Prague is one of the most beautiful cities in Europe. While the bridges and old city buildings are gorgeous, I am most intrigued by the subway stations. The station designs are clinical, severe and strangely melancholy.
It is no surprise that the Prague Metro is relatively new, only forty five years old and almost entirely Russian built.
For the the CB&W challenge, I show two photos with vanishing point perspectives.
And because I like them, I include two more with absolutely no point at all.
Not on the ocean but a very different body of water. These photos were taken on Inle Lake in Myanmar and feature the fishermen of the area.
There are two types of fisherman. Those who fish and those who pose for tourists. Both have remarkable agility and balance on their long boats. They move about the boat, casting and pulling in their nets while steering tall paddles with their feet. The difference between the fishers and posers? The posers are better dressed. This fellow is a fisherman.
Lately I’ve been spending too much time huddled over my phone, checking status, entering challenges, voting and topping up my exposures. I’ve been playing Gurushots, a real-time online photo competition system.
It works by entering challenges and accumulating votes to achieve levels. The levels tip to points and the points tip to ranks. The more you vote, the more exposure your photo entries get for voting. There is no limit to the number of challenges you can enter. And that’s a problem.
At one point I had ten challenges going. I was constantly checking on my exposure meter and submitting votes to bump it up. Problem is that voting involves paging through hundreds of photos, some good, some not so good and some downright puzzling. It all depends on the wording of the challenge. Sometimes, the guidance is too vague.
Take for instance the “Starts with a K” challenge. The description was too vague. It should have qualified the language. I paged through hundreds thousands of Kittens, Keys and Kiwis. (Question: How many interesting angles are there to a Kiwi? Answer: None. I’ve seen them all.) But then I started seeing Cakes, Coffee and Corn. Someone couldn’t spell. Wait … maybe they could spell but it was in German. Kuchen, Kaffee and Korn.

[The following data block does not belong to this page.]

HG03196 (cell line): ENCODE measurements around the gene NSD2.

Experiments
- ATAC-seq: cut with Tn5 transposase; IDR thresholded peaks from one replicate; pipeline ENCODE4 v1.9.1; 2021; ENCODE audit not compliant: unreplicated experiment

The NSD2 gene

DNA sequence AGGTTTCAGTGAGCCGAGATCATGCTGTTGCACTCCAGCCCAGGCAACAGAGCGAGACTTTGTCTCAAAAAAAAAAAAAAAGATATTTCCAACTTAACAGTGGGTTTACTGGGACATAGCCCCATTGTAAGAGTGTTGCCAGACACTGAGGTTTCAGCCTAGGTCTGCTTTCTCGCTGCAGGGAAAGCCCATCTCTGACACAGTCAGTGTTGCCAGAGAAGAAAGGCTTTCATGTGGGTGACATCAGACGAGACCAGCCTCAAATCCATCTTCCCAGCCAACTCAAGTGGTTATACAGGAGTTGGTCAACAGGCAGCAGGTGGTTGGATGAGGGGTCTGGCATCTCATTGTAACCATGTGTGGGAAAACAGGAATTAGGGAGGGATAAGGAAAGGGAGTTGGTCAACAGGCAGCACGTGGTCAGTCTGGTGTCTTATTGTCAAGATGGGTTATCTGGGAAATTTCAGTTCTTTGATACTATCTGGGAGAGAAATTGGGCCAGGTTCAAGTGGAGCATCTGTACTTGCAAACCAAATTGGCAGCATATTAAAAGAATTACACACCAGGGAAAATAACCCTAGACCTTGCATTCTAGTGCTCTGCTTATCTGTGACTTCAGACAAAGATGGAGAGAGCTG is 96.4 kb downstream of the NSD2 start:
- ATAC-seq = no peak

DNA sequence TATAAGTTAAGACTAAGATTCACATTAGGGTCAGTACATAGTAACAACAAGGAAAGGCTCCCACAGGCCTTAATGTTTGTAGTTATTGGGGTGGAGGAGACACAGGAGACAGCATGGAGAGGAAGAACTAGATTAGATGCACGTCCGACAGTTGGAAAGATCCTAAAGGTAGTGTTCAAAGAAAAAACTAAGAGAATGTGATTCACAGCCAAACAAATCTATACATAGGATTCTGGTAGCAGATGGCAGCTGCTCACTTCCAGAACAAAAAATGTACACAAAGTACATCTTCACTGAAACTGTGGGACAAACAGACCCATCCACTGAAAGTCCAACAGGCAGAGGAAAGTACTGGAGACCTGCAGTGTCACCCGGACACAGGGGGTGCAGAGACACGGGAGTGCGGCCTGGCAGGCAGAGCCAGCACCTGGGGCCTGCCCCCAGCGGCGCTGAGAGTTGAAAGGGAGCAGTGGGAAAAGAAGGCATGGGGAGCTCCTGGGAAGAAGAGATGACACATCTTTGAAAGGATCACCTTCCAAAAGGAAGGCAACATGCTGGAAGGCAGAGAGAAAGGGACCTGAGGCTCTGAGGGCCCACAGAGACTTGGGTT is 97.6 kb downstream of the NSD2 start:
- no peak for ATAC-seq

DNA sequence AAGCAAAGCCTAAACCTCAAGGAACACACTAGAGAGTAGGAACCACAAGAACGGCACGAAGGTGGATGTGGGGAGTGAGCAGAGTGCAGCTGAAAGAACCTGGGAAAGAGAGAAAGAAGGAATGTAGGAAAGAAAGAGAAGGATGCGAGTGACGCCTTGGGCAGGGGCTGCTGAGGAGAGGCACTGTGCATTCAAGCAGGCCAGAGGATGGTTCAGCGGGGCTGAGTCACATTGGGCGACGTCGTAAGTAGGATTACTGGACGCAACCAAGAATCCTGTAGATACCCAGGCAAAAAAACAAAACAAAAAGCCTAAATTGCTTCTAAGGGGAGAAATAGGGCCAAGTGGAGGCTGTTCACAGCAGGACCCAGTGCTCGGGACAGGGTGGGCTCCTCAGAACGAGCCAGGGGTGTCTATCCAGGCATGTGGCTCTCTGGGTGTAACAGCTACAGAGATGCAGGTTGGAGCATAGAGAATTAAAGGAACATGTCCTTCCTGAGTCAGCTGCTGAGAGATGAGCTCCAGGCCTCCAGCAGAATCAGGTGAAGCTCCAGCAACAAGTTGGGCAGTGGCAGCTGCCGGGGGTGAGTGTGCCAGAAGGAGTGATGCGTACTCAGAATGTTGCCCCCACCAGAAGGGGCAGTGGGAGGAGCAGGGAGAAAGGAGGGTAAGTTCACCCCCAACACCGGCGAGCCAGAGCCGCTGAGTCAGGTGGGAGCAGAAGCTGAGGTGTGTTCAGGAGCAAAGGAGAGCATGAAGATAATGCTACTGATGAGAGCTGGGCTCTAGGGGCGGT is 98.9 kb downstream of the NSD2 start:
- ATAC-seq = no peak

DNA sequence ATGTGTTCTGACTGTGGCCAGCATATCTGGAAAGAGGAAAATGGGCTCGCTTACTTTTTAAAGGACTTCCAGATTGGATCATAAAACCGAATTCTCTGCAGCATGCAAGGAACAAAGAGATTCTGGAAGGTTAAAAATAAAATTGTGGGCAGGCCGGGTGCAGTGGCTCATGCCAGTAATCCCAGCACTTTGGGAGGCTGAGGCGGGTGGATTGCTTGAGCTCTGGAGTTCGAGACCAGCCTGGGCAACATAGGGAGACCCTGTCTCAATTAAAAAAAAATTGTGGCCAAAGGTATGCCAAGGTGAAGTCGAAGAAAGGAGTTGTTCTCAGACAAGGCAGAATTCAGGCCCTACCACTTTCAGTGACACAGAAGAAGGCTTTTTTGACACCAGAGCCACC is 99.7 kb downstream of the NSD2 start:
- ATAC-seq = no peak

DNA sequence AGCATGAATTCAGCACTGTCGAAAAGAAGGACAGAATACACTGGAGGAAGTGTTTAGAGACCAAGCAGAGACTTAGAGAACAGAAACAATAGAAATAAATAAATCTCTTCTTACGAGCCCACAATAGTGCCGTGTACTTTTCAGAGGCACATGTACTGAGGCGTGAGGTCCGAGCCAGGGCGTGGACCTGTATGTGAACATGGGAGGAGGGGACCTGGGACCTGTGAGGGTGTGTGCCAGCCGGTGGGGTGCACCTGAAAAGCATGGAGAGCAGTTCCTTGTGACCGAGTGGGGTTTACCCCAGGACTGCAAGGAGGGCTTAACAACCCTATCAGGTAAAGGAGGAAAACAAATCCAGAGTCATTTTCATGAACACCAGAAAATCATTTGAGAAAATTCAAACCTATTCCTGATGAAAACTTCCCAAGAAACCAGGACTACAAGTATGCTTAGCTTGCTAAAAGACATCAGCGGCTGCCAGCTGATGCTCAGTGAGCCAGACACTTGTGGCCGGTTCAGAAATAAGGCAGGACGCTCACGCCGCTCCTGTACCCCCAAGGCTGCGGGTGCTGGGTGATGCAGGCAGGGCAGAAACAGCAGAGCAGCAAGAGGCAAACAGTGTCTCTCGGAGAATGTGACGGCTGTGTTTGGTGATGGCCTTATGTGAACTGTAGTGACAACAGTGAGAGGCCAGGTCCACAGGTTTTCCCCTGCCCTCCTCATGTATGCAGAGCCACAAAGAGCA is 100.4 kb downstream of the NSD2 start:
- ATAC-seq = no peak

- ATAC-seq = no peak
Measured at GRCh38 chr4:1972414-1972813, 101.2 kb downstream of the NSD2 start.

Another fun challenge was “Face in the Crowd”. There were lots of pictures of crowds but no distinctive single face. Other pictures were classic single person portraits; you had to imagine the crowd. One remarkable shot was taken on stage, of the back of a band performing to a crowd. No faces seen but they were facing the crowd. Ha ha! That one got my vote.
Anyways here are a few of my photos in recent Gurushot challenges.
The legend of Halong Bay is that a celestial dragon defended ancient Vietnam by breathing fire on pirate invaders and spitting out hundreds of hot emerald stones into the north sea. The gems become islands which formed an impenetrable wall to other invaders.
Today Halong Bay protected from the sea but vulnerable to a daily invasion of tourists. It is a busy thoroughfare of sailing boats and day cruise ships. By day the bay is alive with the sights and sounds of 8200 visitors daily.
Select cruises offer overnight stays and in the late evenings and early morning it’s possible to experience the quiet solitude of the bay.
On this morning I was awake at dawn. The early morning light had just broken and the only sound was the gentle slap of water against the fisherman’s oar. It was a quiet awakening to a brand new day.
In the East there is an ancient man made reservoir called Srah Srang. It was built in the 10th century by the Khmer civilization in the kingdom of Angkor. For over a thousand years people have used this place for religious rituals, communal baths and water collection.
On this early morning, as dawn broke across a cloudy eastern sky, a lady collects water for another day.
In the West coast of Canada, the rain forests meet the Pacific and the sun sets in a blaze of glory.
A hoodie shrouded man walks along a jetty after bidding the day good bye.
Two worlds. One day. Twelve thousand kilometers apart. The sun rises and sets on both.
Have you ever had a photo that frustrated you with its lost potential? A picture where the image captured wasn’t the one you saw?
This photo (the one below) is one of mine. It’s too far, too bright and too exposed. It doesn’t capture the muffled sound of the surf or the silent flight of sea birds. It doesn’t hint at the rough texture of the sand or the whisper of salt in the breeze. It doesn’t show the serene splendor of the Pacific Rim.
I was ready to launch this in to the trash heap but then thought what if. What if this wasn’t a photo. What if it is was just a picture, a rendered line drawing that captured the highlights and textures. A digital editor could do that.
And so there it is. My featured photo and reclamation of a lost shot.